By Chris Powell
For most of this decade owning gold and gold-related investments has required the patience of Job, and the sector is so obscure that it is hard to be sure of anything.
But for months now the unusual developments have been piling up so much that it may be possible to regain some optimism.
There are indications of a shortage of metal not just at the New York Commodities Exchange, where for months now most contracts have been settled through a supposedly “emergency” procedure called “exchange for physicals,” but also in London, the hub of the world gold market, where the usual flow of metal to Switzerland recently reversed, with metal flowing back to London amid increasing demand.
This corresponded with announcements of gold acquisitions by central banks that had not shown any interest in gold.
For months, the usual central bank-inspired smashes in the gold futures markets have not been having much effect, even as Gold Anti-Trust Action Committee (GATA) consultant Robert Lambourne has reported increasing intervention in the market by the Bank for International Settlements
The Comex has just quickly authorized a vast expansion in what bullion banks can use as collateral for their selling – “pledged gold” held off the exchange, supposedly in London, for whose existence and unimpairment there is no public evidence.
Amid these indications of shortages, the open interest in gold futures on the Comex keeps hitting record highs. The bullion banks selling the contracts seem to be acting as if the gold supply itself is infinite, not just the supply of gold paper.
Or maybe they are acting as if they have confidence that when real metal is exhausted, as it was in early 1968 when the previous gold price suppression scheme, the London Gold Pool, faltered and then collapsed, they will be immunized by a declaration of force majeure, cash settlement, an official revaluation of gold, and even capital controls on the monetary metal.
Any prediction about the gold price is of course just a guess.
But the developments described here are facts, and surreptitious intervention against gold is longstanding Western government policy amply documented by the GATA and confirmed by the refusal of the U.S. Treasury Department, Federal Reserve System, and Commodity Futures Trading Commission to answer some specific questions we have posed along with U.S. Rep. Alex X. Mooney of West Virginia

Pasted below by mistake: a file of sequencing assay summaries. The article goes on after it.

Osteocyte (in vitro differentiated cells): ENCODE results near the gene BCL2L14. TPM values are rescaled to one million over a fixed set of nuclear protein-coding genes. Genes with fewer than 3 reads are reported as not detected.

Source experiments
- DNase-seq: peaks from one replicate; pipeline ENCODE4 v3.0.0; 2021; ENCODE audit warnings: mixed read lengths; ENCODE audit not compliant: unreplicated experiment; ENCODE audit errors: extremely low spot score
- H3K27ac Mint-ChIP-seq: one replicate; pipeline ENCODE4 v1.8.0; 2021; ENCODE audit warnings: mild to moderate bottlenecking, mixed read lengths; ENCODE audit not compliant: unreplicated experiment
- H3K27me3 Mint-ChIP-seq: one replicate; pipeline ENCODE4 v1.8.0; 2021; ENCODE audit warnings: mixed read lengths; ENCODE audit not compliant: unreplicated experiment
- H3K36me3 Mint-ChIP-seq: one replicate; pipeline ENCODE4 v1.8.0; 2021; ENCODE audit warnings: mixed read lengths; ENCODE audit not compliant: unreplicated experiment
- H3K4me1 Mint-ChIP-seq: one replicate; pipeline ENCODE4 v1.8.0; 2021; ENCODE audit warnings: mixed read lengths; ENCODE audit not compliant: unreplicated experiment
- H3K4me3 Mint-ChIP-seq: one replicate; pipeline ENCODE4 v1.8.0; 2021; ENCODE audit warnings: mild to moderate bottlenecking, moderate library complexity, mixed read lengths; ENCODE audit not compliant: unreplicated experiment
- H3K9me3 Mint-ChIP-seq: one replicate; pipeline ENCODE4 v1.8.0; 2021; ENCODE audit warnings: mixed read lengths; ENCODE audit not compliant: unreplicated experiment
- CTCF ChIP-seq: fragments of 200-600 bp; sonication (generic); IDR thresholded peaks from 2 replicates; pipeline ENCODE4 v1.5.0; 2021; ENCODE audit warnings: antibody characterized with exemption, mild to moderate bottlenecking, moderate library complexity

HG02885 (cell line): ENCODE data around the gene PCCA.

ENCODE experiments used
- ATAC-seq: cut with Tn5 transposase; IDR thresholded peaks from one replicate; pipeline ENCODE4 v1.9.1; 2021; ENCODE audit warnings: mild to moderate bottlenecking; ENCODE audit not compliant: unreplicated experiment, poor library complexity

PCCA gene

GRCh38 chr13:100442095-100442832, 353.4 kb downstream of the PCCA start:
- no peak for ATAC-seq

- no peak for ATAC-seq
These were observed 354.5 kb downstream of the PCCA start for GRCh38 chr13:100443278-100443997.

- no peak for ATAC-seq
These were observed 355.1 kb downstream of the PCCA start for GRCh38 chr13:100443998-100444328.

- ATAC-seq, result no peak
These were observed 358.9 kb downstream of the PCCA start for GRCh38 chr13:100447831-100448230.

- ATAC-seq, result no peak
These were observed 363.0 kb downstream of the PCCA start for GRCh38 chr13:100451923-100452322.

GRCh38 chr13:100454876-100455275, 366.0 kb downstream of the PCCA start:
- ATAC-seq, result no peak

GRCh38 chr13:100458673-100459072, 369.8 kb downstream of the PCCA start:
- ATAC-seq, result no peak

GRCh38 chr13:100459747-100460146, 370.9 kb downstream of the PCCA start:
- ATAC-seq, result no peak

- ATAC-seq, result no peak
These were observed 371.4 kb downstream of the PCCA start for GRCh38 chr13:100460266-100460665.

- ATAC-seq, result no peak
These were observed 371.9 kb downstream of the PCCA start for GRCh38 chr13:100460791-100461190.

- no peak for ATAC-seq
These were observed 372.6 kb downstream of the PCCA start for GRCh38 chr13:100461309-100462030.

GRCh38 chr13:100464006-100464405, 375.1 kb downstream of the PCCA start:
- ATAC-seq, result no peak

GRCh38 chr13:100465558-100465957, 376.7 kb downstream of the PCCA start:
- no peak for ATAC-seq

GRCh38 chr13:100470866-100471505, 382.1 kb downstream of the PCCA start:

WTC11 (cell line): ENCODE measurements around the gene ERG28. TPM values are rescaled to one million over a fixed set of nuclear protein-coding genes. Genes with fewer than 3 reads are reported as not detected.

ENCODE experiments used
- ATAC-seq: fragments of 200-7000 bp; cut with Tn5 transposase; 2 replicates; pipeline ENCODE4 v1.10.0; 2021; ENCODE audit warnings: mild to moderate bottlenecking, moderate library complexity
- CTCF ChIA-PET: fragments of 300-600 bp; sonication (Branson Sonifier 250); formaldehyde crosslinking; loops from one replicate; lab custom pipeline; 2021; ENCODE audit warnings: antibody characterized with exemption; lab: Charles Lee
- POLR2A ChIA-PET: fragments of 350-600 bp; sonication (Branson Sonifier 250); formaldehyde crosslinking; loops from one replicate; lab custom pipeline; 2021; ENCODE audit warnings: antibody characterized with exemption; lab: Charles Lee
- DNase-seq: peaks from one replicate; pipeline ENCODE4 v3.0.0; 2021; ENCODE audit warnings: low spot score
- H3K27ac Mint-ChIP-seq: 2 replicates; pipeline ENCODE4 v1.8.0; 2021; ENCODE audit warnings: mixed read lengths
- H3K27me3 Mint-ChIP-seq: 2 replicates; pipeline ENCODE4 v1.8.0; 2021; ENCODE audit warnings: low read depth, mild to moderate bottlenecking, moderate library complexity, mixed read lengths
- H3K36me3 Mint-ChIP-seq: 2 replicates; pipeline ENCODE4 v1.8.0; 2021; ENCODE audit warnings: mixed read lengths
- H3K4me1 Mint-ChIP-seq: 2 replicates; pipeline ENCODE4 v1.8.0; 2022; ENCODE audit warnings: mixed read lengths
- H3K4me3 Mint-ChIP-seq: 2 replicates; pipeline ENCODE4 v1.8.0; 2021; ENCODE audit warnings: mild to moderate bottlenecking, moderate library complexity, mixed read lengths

Governments less enthusiastic about this market rigging have been on to it at least since 2004 when the Bank of Russia’s deputy chairman, Oleg V. Mozhaiskov, annoyed the London Bullion Market Association’s meeting in Moscow by mentioning GATA’s work.
This Russian central banker called the gold price “enigmatic” and slyly confessing to suspicion that “the real forces acting on the gold market are far from those of classic textbooks that explain to students how prices are born in a free market.”
It is hardly a stretch to suggest that these other governments, including Russia and China, have been acting on Mozhaiskov’s suspicion.
Indeed, the U.S. economists Paul Brodsky and Lee Quaintance hypothesized seven years ago that gold price suppression had become part of a central banking plan to redistribute world gold reserves in anticipation of an international currency reset that would push the gold price way up to hedge central banks against currency devaluations.
The infinite money lately being created and distributed by the Federal Reserve Bank of New York means infinite leverage in the markets, infinite market rigging, infinite speculation, infinite misallocation of capital, and infinite corruption.
But for infinite money creation to succeed, it requires infinite commodity price suppression, or else government currencies are ruined.
So what happens if the primary monetary commodity – gold – runs out, as it more or less did upon the collapse of the London Gold Pool in 1968 and the government-ordered suspension of the world’s main gold market?
Does that lead to von Mises’ crackup boom, a flight to hard assets?
Perhaps no one knows. But “what has been will be again, what has been done will be done again, and there is nothing new under the sun.”
Governments rig markets and particularly the monetary metals markets to sustain their power.
Governments undertake various forms of war against each other – military, political, and economic – to gain or restrict power.
And as his deputy explained to Secretary of State Henry Kissinger at the State Department in 1974, control of the gold price is control of the world, and gold is the secret knowledge of the financial universe.
The signs swirl all around us even as mainstream news organizations strive to ignore them and governments and central banks refuse to discuss them. So let us confidently hope that a little more light will come into the world again soon.
Categories: Economics/Class Relations